Cassie McClure

My favorite picture of my grandparents hangs in my hallway. They are in the middle of what seems like a joke, both smiling with their eyes closed and leaning into each other. It was taken by a cousin once removed who was able to be at their wedding anniversary celebration.

Due to time and distance, I could not. I was both pleased and sad to receive that picture. It wasn’t just the distance that separated my grandparents from their only grandchild; it was a deviation of my journey in language and then, slowly, in culture.

Some of that started when I was 12, when my mom thought it would be swell if I learned Spanish and suggested that I take it as my foreign language component. I asked to take more German classes, to get a better grasp on writing the language that I spoke, but that was waved off with the idea that the writing would come to me later.

Cut to 15 years later. When I met the man who became my husband, he almost physically recoiled from my attempts at Spanish.

“Why,” he asked slowly, “do you speak like a Texan who learned Spanish in Spain?”

Excellent question.

Turns out the most indelible Spanish teachings came from a young woman who came from Dallas but was working at a U.S. air base in Germany. She mostly wanted to teach cooking but seemed to have also been roped into teaching Spanish. Her “Advanced Spanish” classes were small, about six kids, so we combined our broken Spanish with baking cookies in the Home Economics room.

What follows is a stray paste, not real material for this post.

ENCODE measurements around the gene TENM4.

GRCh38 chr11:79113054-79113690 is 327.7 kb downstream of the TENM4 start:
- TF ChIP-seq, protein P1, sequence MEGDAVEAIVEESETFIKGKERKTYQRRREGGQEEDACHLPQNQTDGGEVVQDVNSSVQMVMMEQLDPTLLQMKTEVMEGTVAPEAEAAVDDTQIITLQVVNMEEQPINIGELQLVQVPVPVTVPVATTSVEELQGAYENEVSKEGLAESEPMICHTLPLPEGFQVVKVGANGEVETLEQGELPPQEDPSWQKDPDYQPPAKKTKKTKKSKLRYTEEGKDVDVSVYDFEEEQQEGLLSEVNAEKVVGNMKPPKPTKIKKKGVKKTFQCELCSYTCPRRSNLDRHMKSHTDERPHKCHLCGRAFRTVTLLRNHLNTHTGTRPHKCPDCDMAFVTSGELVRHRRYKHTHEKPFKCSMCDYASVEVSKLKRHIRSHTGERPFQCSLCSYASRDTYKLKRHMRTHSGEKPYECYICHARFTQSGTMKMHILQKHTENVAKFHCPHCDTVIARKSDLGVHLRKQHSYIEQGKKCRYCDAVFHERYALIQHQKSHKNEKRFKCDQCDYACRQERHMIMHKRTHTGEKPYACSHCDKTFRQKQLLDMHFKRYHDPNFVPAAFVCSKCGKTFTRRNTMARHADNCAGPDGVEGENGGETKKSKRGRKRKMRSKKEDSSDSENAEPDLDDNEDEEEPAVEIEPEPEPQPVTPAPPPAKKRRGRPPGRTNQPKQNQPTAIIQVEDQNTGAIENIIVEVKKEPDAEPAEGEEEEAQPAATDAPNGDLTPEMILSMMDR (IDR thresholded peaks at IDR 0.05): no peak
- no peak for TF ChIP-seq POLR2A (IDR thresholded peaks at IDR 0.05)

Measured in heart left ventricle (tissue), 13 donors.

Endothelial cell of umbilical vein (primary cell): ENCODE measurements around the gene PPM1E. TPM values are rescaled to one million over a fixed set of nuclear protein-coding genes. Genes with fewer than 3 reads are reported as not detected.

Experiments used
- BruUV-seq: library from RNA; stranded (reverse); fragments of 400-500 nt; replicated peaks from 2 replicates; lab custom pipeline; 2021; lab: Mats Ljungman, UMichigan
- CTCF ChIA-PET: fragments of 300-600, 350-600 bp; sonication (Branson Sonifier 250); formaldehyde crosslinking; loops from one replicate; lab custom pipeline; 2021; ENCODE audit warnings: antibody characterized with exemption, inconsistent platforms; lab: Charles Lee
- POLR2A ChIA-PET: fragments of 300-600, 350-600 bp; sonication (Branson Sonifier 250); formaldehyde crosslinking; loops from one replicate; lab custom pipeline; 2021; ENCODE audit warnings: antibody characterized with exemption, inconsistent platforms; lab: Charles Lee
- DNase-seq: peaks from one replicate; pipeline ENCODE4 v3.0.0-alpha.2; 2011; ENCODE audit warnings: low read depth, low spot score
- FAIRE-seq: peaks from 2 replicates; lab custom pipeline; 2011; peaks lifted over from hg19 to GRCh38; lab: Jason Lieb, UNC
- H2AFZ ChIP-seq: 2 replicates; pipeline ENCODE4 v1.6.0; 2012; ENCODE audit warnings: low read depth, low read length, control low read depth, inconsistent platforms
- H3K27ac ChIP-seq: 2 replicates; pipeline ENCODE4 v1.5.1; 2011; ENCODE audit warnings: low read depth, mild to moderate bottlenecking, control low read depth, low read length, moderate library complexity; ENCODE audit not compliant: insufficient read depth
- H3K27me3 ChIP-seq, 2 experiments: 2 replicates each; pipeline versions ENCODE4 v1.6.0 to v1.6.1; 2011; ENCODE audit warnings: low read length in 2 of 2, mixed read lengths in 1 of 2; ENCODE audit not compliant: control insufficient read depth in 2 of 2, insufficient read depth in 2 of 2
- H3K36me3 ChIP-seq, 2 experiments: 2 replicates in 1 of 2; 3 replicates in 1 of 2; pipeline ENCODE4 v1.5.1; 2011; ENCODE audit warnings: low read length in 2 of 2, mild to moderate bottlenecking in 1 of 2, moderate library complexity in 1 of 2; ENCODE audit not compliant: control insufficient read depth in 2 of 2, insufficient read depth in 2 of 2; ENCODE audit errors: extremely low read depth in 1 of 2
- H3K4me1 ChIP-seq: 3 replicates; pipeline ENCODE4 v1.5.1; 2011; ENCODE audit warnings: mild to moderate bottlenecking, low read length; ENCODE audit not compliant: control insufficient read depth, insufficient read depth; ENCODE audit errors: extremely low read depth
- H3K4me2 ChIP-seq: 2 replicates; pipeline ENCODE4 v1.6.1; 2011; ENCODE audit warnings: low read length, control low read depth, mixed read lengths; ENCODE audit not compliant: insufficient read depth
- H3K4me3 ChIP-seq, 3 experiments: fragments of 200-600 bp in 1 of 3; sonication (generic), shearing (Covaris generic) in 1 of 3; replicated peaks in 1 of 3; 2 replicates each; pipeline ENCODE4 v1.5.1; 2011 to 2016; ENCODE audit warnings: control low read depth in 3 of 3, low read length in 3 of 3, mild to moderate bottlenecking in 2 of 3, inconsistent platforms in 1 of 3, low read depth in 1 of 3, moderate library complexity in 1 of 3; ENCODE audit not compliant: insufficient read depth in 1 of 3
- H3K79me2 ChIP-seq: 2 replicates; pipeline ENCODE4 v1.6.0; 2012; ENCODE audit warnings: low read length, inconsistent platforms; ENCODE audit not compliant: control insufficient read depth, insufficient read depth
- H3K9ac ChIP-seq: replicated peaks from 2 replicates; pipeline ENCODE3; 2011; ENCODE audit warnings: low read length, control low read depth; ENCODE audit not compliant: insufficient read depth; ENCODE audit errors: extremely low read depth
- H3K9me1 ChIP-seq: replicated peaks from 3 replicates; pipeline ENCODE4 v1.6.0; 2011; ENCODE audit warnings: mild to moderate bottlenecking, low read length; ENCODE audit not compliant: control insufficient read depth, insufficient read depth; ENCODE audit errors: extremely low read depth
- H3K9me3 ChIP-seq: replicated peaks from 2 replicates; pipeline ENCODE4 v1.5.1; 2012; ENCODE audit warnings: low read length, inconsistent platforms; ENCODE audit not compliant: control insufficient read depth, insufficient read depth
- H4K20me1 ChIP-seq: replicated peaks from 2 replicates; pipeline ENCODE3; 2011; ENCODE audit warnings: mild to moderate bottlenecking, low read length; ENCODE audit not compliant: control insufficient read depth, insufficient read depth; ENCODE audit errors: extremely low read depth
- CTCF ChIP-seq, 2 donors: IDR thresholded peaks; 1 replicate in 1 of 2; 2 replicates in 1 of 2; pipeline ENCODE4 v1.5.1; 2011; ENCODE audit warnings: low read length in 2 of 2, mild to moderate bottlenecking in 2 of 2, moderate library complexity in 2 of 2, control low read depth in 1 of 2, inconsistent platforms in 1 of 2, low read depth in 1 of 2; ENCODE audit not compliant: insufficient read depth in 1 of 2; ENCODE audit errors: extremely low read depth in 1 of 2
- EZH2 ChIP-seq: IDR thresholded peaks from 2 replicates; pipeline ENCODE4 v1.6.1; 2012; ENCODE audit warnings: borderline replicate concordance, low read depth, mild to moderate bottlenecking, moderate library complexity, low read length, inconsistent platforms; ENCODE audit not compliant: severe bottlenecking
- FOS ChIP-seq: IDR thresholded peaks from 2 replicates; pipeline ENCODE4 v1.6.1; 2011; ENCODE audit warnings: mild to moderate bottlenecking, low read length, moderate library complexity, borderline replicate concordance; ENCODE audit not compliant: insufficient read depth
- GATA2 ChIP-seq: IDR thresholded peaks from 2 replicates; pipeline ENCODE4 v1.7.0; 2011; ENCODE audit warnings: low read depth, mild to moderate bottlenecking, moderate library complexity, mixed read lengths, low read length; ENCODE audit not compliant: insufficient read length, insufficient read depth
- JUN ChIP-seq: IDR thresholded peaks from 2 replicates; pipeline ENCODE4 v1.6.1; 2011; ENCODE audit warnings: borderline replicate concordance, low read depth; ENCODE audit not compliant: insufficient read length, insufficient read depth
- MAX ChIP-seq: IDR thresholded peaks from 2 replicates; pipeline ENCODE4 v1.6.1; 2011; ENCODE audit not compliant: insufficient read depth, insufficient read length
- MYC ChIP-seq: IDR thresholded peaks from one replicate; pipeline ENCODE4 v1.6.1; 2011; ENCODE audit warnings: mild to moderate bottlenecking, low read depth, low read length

When I spoke my already poor Spanish in a Spain dialect to a northern Mexican, it just didn’t translate meaningfully. I had to grow to learn the intricacies of his Spanish, his language tinged with Mexican culture that is embedded in my local area but that I never learned in school.

There’s a similar division of language and culture happening throughout the country, where our verbal and nonverbal language — like the flags stuck in our yards — puts us in different camps and walks us into different manifestations of what American culture looks like, and perhaps even should look like, for everyone.

Make no mistake: There are various cultural incarnations of what it means to be an American, and, likely terrifying for both sides, they are all valid.

However, most American cultures are attached to a gross stereotype that we can call up readily and with derision. It’s an uneducated, NASCAR-watching, sleeveless, sunburned white male. It’s the pink-haired Hispanic woman with a nose ring haughtily asking for avocado toast.

Unfortunately, stereotypes are too easy when it comes to knowing their truths, but they might relate to each other more than you think. The Hispanic woman may also think fondly of NASCAR, remembering when she listened to her papá and tíos yell at the cars on TV when she was little. The white man might have recently turned into a staunch avocado advocate, as it helped him add good fats to his diet per his doctor’s advice.

It’s easy to follow those obvious outside markers and make assumptions. But his or her fears, dreams and truths may line up more than we can know in passing.

I don’t think I’m alone in being a little sad to feel so far away from people I believe I share country with. We may just need to learn more dialects in our national conversation.

Cassie McClure is a writer, wife/mama/daughter, fan of the Oxford comma, and drinker of tequila. Some of those things relate. She can be contacted at, or follow her on Twitter: @TheCMcClure. Click here to read previous columns. The opinions expressed are her own.